Conservation Council of New Brunswick encouraged by GNB’s Climate Change Discussion Paper

This post is also available in: French

Fredericton, N.B. – The Conservation Council of New Brunswick says the Gallant Government’s discussion paper on climate change opens the door for a positive conversation in New Brunswick about how we can move toward a clean, green and lean economy.

The discussion paper, released Wednesday, May 26th, by Minister of Environment Brian Kenny is designed to encourage public participation in consultations that will soon be under way through the Select Committee on Climate Change.  Select Committee recommendations will inform development of an updated climate action plan for New Brunswick and will contribute to federal-provincial negotiations toward a Pan-Canadian climate plan.

Dr. Louise Comeau, Program Director for Climate Change and Energy Solutions at the Conservation Council of New Brunswick, welcomes the Government’s acknowledgement that there is a strong scientific consensus (95% to 100% probability) that human activities (burning coal, oil and natural gas and how we farm and manage our forests) are the dominant cause of the warming we are seeing today.

New Brunswick is not immune to changes in temperature and extreme weather that are associated with climate change. The Government’s discussion paper – “Building A Stronger New Brunswick Response to Climate Change” – notes “that average temperatures in New Brunswick are rising, high intensity precipitation events are more common, the sea level is rising, coastal areas are increasingly affected by erosion and flooding, and inland floods are occurring with greater frequency.”

Recent history illustrates what these trends mean to New Brunswickers. In December 2010 there were three catastrophic storm events that occurred in quick succession impacting Northern and Southern New Brunswick totaling $50 million dollars’ worth of damage to provincial infrastructure and homes.  More recently, on September 30th, 2015, New Brunswick was hit with a major rain storm that dumped between 111mm-168mm of rain on the Province in a 24-hour period. Fredericton and surrounding rural communities bore the brunt of the damage, but Moncton, Saint John, and St. Stephen weren’t spared. The total cost of repairs was estimated to be $15 million after initial assessments were made public in early October 2015. Just yesterday, Moncton was hit with a torrential rain storm that flooded areas along the Hillsborough Road with more than a foot of water, closing roads and leaving 1600 customers without power for a short time.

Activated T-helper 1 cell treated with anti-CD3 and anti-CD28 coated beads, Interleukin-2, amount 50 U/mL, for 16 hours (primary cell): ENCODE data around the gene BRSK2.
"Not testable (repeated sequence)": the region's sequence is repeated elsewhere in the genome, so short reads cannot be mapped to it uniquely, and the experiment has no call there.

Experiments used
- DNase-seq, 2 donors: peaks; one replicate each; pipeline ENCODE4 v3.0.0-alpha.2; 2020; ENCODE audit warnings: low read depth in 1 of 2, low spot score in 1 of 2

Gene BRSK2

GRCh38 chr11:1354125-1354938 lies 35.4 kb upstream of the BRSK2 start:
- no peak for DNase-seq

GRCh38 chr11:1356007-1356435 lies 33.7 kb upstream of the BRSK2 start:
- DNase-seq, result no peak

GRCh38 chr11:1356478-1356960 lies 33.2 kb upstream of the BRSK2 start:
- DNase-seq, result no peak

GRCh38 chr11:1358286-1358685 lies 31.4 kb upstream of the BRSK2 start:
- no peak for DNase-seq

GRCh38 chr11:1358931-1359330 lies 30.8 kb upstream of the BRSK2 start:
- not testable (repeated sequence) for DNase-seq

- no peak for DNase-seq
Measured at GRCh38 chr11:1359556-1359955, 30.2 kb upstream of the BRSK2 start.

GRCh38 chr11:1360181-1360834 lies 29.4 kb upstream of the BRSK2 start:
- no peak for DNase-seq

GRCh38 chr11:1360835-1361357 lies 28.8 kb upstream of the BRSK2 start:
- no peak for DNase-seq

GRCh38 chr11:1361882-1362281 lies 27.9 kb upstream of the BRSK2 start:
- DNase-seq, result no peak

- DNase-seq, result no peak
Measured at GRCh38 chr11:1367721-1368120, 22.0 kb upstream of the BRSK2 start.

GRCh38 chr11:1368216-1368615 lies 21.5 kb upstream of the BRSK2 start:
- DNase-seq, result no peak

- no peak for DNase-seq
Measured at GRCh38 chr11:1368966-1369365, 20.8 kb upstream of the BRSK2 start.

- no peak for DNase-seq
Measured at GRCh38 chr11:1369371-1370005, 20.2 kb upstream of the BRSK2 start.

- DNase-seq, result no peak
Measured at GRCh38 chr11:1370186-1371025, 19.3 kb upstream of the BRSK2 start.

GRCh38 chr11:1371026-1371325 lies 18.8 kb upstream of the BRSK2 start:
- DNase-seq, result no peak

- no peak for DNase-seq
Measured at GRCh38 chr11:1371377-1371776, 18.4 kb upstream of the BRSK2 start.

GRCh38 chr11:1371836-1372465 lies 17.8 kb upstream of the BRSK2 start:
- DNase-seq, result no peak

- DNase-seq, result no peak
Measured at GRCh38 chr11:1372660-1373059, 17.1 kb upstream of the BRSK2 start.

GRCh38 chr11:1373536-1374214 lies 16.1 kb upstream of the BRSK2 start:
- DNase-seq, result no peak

“The Province needs a comprehensive and aggressive climate plan that helps cut the pollution causing the problem and that makes our homes, communities and people safer from the risks that come from a changing climate,” said Comeau.

A visionary climate action plan is critical to spurring job creation and a thriving economy for the long-term. New Brunswick’s own research shows that a 15-year energy efficiency program would create 2000-3000 full time equivalent jobs and boost the total value of goods and services produced in New Brunswick by $300 to $400 million per year while reducing greenhouse gas emissions. This could keep more New Brunswickers working here.

“We have an opportunity to share our ideas for a green economy.  We need policies and programs that are fair and cut waste by making polluters use clean energy and practice more sustainable agricultural and forestry methods. If we act together we can limit the risks to our health and communities from a more extreme climate,” concluded Comeau.


Media contact: Mike Girard, 1-506-999-6431,